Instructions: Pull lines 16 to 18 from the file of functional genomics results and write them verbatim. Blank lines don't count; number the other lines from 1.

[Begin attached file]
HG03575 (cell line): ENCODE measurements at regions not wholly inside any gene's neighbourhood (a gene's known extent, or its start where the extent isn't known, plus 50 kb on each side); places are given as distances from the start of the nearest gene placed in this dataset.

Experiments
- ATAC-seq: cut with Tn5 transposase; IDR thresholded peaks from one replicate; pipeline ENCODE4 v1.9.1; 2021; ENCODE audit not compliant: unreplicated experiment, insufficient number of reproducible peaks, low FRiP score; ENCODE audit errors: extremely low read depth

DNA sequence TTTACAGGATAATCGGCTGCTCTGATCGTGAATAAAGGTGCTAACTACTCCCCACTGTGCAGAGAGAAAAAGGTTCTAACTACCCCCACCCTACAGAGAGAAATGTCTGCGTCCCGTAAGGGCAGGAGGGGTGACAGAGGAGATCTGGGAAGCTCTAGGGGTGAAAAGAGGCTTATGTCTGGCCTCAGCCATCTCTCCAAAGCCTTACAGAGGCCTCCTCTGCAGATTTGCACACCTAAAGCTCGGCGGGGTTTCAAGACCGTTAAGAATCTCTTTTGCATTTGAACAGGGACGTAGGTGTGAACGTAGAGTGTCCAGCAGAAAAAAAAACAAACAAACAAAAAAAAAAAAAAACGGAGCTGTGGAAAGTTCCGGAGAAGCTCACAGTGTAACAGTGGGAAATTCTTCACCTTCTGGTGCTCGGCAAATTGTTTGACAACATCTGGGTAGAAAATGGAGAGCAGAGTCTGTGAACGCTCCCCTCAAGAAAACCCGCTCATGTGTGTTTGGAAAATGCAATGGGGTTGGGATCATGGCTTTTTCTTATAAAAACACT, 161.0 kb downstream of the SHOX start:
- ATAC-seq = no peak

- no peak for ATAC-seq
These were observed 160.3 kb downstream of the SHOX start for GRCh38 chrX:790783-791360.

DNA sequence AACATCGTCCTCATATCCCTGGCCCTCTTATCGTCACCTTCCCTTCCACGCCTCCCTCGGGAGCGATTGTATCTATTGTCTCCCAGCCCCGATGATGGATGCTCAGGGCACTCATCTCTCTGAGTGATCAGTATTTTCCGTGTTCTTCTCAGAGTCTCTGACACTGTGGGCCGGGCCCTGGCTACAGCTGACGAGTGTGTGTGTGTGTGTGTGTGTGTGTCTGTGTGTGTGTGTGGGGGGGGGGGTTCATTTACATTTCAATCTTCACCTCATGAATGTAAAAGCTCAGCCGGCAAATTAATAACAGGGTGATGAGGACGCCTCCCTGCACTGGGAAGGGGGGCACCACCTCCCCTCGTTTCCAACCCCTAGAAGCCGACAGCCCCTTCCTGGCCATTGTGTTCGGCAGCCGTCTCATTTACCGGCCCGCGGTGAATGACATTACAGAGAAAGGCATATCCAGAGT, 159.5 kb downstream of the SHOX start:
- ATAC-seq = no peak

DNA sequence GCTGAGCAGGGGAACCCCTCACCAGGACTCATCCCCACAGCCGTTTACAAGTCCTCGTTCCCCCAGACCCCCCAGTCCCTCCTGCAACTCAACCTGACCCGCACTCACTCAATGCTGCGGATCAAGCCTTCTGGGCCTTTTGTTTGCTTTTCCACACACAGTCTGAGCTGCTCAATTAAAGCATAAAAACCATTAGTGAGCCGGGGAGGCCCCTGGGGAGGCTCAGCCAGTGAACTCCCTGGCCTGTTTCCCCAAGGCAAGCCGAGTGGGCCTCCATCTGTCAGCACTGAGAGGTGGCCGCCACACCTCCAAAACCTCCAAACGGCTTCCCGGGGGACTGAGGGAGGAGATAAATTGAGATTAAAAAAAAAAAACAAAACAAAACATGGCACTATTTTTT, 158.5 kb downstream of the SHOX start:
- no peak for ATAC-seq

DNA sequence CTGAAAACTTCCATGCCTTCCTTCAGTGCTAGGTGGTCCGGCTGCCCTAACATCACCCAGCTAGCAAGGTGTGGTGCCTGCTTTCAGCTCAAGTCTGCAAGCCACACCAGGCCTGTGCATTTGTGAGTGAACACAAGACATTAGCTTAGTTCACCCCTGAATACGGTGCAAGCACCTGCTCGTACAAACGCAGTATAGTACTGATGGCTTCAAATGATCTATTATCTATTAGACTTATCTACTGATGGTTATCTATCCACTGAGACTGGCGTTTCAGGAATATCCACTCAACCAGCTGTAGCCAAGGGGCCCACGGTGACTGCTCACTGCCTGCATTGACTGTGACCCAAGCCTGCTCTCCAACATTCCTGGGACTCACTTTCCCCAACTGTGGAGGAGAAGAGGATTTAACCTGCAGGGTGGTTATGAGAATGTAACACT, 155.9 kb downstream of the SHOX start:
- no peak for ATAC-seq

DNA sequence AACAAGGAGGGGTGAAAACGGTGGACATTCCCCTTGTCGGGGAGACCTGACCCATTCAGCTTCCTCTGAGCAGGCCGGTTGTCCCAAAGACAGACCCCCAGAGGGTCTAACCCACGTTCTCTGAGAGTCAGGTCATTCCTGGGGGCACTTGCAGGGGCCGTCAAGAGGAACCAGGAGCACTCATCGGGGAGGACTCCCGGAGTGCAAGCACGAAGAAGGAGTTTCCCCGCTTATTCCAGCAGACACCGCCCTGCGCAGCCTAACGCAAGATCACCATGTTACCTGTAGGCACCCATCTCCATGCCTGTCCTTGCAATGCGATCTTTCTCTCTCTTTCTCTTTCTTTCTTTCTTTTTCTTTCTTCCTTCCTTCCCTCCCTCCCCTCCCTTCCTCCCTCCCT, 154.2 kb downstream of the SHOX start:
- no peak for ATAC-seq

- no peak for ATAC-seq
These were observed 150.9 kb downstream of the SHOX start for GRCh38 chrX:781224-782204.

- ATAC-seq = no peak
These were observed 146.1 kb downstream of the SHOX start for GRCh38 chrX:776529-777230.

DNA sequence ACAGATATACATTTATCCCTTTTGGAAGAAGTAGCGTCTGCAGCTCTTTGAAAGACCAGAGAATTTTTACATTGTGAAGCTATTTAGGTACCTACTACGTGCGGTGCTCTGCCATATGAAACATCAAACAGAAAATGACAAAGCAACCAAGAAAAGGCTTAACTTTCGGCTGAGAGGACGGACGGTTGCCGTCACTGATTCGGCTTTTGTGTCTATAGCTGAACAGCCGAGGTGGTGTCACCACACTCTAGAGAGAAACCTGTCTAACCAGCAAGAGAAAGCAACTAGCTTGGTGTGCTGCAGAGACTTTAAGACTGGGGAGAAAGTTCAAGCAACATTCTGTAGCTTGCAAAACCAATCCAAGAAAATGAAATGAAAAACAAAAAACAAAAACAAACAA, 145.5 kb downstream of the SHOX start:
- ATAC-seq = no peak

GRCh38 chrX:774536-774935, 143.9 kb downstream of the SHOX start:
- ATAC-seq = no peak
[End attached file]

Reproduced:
- no peak for ATAC-seq
These were observed 150.9 kb downstream of the SHOX start for GRCh38 chrX:781224-782204.

- ATAC-seq = no peak